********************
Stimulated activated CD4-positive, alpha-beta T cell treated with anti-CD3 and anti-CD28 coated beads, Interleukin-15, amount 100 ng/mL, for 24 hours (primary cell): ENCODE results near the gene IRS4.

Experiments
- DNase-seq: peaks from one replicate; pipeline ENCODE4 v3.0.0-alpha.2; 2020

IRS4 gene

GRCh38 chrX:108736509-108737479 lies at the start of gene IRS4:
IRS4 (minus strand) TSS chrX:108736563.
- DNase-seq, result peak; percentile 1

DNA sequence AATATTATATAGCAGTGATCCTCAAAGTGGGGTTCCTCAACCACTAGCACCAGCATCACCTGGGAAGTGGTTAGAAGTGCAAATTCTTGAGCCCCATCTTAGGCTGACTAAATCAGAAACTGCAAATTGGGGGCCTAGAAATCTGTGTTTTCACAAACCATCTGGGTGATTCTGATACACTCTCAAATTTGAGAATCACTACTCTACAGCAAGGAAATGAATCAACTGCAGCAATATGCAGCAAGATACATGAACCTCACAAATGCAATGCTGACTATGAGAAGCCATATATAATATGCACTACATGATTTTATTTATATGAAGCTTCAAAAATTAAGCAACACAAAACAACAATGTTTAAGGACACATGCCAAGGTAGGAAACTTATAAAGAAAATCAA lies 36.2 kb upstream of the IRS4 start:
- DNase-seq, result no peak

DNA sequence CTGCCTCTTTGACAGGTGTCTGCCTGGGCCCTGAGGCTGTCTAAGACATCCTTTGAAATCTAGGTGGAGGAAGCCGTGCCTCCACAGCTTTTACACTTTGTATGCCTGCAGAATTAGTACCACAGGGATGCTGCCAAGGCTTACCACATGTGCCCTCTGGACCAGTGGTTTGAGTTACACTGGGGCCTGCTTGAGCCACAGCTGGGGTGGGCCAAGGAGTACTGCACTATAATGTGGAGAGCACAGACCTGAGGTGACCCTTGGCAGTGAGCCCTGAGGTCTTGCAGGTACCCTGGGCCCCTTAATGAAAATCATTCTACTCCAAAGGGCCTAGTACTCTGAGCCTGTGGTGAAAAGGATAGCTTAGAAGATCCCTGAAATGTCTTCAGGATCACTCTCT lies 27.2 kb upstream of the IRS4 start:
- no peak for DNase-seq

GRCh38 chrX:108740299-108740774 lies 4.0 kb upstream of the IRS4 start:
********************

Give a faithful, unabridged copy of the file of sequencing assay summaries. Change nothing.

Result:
Stimulated activated CD4-positive, alpha-beta T cell treated with anti-CD3 and anti-CD28 coated beads, Interleukin-15, amount 100 ng/mL, for 24 hours (primary cell): ENCODE results near the gene IRS4.

Experiments
- DNase-seq: peaks from one replicate; pipeline ENCODE4 v3.0.0-alpha.2; 2020

IRS4 gene

GRCh38 chrX:108736509-108737479 lies at the start of gene IRS4:
IRS4 (minus strand) TSS chrX:108736563.
- DNase-seq, result peak; percentile 1

DNA sequence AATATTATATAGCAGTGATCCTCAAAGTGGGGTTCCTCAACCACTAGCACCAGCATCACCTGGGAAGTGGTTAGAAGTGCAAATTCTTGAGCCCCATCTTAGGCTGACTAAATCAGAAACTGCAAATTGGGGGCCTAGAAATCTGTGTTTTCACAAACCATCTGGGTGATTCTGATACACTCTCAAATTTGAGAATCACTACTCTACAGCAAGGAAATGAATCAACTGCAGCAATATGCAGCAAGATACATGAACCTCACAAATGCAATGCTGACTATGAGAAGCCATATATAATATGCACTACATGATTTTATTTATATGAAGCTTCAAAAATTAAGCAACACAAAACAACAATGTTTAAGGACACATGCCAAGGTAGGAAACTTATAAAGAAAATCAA lies 36.2 kb upstream of the IRS4 start:
- DNase-seq, result no peak

DNA sequence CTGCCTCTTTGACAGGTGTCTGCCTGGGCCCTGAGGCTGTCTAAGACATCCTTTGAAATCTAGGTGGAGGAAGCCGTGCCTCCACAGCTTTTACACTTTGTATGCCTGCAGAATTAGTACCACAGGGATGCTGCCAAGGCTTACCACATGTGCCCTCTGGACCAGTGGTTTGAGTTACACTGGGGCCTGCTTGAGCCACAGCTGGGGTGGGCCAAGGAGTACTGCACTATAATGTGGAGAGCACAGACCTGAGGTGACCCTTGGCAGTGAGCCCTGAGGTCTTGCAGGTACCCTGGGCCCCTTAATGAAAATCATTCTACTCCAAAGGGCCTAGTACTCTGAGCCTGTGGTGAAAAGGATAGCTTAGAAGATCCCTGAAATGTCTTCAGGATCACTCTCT lies 27.2 kb upstream of the IRS4 start:
- no peak for DNase-seq

GRCh38 chrX:108740299-108740774 lies 4.0 kb upstream of the IRS4 start: